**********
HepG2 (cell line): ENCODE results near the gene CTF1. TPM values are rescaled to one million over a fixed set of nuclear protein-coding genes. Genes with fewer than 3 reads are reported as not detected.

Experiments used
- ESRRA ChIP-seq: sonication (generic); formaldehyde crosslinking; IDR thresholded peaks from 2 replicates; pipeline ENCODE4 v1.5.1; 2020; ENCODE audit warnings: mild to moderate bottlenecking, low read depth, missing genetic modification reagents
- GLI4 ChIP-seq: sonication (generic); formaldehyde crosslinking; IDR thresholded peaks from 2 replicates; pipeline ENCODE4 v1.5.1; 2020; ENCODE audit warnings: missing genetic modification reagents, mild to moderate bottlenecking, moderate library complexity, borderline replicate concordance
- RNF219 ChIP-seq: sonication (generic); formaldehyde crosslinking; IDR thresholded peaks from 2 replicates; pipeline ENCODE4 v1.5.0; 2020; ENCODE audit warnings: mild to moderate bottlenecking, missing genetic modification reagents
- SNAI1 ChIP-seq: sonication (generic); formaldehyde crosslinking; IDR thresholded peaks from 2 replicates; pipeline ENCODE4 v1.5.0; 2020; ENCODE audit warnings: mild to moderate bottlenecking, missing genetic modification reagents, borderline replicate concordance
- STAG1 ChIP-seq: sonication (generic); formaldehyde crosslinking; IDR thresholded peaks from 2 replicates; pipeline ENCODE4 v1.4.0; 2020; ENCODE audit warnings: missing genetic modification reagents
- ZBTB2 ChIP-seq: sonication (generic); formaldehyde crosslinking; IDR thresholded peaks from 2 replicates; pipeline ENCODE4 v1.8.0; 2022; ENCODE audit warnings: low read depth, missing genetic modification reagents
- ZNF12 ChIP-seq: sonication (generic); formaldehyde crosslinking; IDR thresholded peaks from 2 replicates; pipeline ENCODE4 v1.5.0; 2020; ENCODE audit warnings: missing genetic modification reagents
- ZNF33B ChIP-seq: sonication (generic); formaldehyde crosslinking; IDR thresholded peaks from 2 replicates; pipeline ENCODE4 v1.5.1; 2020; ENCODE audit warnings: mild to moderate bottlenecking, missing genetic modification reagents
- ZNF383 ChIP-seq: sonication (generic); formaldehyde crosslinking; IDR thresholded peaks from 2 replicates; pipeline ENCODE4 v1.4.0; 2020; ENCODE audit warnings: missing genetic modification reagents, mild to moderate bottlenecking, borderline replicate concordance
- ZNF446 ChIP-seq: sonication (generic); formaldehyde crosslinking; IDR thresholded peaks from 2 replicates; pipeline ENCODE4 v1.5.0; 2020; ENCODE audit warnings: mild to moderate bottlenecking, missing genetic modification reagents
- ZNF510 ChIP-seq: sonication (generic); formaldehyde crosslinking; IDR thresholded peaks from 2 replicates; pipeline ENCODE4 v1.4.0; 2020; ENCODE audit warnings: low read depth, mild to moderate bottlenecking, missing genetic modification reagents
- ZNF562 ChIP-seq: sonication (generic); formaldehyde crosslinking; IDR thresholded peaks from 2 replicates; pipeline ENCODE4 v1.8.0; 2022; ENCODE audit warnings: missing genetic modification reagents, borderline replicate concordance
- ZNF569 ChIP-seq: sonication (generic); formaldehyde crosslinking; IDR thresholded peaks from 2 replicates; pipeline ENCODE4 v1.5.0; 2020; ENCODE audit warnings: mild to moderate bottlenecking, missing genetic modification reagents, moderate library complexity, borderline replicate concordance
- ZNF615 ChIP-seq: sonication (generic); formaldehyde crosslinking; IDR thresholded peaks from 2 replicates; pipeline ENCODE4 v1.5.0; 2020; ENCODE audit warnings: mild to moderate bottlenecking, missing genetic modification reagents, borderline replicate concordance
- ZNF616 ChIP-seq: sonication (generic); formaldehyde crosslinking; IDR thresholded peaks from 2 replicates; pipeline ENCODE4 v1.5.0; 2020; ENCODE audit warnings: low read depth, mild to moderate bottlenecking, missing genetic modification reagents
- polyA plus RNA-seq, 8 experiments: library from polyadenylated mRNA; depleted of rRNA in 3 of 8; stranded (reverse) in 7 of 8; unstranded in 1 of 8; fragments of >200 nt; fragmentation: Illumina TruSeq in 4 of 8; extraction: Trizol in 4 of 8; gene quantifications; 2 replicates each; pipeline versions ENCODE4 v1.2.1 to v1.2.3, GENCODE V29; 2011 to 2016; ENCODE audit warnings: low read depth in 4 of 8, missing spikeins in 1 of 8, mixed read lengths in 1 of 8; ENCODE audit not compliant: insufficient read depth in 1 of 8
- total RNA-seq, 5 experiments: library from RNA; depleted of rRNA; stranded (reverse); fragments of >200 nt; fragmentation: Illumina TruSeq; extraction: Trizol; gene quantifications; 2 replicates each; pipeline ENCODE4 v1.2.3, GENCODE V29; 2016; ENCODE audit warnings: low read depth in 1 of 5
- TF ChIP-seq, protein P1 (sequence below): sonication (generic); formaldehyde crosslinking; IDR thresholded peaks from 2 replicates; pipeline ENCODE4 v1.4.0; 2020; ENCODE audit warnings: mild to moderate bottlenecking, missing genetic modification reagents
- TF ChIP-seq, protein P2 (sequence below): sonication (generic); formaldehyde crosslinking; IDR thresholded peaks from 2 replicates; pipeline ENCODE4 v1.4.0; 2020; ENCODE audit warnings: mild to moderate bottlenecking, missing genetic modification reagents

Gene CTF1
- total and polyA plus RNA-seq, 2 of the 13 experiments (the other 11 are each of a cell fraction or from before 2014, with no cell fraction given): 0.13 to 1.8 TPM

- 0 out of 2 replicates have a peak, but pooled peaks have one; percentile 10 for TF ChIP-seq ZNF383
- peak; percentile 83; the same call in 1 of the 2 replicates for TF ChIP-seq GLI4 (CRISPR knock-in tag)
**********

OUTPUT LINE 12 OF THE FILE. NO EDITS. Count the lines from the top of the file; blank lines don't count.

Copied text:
- ZNF446 ChIP-seq: sonication (generic); formaldehyde crosslinking; IDR thresholded peaks from 2 replicates; pipeline ENCODE4 v1.5.0; 2020; ENCODE audit warnings: mild to moderate bottlenecking, missing genetic modification reagents